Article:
After having many headaches getting a LAMP environment running on Windows Vista, many limitations were soon reached, and I decided to set up a local Linux development server. Keep in mind, I had zero experience configuring Linux, so it came with its fair share of roadblocks. Once it was up and running, however, I realized it was one of the best decisions I ever made. Here are the parts I used:
I am still tied to Windows Vista for my environment at work, so I needed a way to edit my PHP code, and view live web pages on Vista (testing in Firefox, IE, Safari). I realize this testing could all be done via VirtualBox with avoiding Windows altogether, but as mentioned, I need a Windows machine at work (for now).
I did the initial configuration of the server using a faithful KVM switch. After the nitty gritty was done, I set up Samba to allow a networked drive in Windows that mapped to the /var/www/html directory on my Linux server.
After Samba was set-up, even a Linux novice like myself was able to do the remainder of the PHP/MySQL/Apache set-up using an SSH client on my Windows machine. Using my favorite code editor, I was then able to start development, saving onto my mapped network drive, thus completing my local development environment.
One of the biggest headaches with printers, especially USB printers, is getting a print job to stop once it has already started. Sometimes you can click cancel on the print job, but other times the job will go until completion. Even turning off the printer does not always solve the problem. I finally came across a solution that fixes all printing problems for me.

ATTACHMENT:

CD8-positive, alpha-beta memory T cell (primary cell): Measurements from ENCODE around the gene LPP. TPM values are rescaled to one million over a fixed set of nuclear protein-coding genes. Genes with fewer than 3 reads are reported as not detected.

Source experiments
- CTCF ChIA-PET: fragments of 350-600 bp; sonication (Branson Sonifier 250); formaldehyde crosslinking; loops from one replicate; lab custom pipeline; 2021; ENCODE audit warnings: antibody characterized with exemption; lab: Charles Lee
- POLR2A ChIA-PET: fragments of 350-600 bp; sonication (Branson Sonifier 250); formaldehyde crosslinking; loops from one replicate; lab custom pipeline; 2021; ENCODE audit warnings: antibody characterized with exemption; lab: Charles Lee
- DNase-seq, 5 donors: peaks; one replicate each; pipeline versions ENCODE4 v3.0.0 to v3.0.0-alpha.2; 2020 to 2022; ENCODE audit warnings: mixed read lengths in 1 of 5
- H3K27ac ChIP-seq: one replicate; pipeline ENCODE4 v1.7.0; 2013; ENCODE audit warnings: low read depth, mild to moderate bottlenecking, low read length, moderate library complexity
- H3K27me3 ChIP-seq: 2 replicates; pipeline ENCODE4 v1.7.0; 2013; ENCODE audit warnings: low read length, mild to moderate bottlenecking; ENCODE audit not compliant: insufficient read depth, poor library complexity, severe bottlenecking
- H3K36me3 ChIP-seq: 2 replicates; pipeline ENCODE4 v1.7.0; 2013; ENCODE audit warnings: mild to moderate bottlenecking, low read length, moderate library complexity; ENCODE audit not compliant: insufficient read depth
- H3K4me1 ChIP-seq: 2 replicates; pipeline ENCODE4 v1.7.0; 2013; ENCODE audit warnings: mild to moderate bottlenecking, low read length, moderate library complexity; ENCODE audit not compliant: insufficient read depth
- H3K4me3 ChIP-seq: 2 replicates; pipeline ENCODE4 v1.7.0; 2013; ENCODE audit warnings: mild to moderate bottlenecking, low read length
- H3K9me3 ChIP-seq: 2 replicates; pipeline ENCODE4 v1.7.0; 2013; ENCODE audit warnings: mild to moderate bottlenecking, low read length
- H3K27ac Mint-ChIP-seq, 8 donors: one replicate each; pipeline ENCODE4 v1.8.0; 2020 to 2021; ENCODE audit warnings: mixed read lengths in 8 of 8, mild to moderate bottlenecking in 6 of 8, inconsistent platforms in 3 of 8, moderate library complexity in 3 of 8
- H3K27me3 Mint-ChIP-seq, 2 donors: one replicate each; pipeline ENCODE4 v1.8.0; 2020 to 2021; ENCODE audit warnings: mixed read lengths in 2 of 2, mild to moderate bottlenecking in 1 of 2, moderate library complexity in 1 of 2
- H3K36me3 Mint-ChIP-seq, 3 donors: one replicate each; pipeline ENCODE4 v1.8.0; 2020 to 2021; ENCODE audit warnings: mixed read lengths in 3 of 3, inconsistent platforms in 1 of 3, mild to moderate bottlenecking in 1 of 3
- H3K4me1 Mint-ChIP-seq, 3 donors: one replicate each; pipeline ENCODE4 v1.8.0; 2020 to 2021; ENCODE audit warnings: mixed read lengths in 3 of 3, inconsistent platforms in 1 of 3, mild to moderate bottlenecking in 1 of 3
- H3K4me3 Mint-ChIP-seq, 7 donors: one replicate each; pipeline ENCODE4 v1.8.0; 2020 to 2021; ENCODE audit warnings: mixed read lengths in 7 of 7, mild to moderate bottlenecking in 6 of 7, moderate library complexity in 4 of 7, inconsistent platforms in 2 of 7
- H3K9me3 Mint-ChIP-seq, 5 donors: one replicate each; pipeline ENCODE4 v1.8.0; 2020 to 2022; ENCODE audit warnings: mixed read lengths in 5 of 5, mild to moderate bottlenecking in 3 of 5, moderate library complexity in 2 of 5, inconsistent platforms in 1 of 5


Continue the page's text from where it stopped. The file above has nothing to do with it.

Step 1. If you need to immediately stop the printer from wasting paper/ink, turn off your printer. This may involve unplugging the power cord from the surge protector if the regular power buttons fail.
Step 2. Go to Start button > Run > net stop spooler
Step 3. Click OK
Step 4. Start > Run > C:WindowsSystem32SpoolPrinters
Step 5. Hit OK, and delete all files within the “Printers” folder you just opened. This will delete any print jobs you had remaining.
Step 6. Start > Run > net start spooler
Step 7. Hit OK, and turn your printer back on.
All of your printing problems should now be solved. Please post comments if this did or did not work for you.
I recently realized that Adobe Photoshop CS3 and Adobe Premiere CS3 were updating themselves without permission to do so. I looked for an option within each respective application to disallow automatic updates, but could not find one. After doing some searching, I found this workaround.
To disable automatic updates in Adobe CS3 for Windows Vista (Should work for Windows XP too):
1. Start > Run > C:Program FilesCommon FilesAdobeUpdater5AdobeUpdater.exe (if this does not work, navigate to to the common files folder and follow the same directory structure to get to AdobeUpdater.exe.
2. Adobe Updater will open, and select continue as it searches for updates.
3. On the screen where you tell it to download the updates, it will have a preferences link. Click the preferences link.
4. Un-check the box that says “Automatically check for updates.” and hit okay, then close out of the updater.
One complaint about Vista that is completely unwarranted is anything in regards to Windows Vista User Account Control (UAC). UAC is what causes those horrendous warnings to come up every time you try to make a change in the system. Why is the complaint unwarranted? Because it takes about 60 seconds to turn off. To turn off user account control, follow these steps:
– Go to Start > Settings > Control Panel
– Find User Accounts
Windows Vista Control Panel
– Open user accounts, and at the bottom, there is a link to “Turn User Account Control on or Off”
User Accounts Menu in Vista
– Follow the next step, turn off UAC, and restart your computer.
– Voila, Vista is one step closer to becoming usable.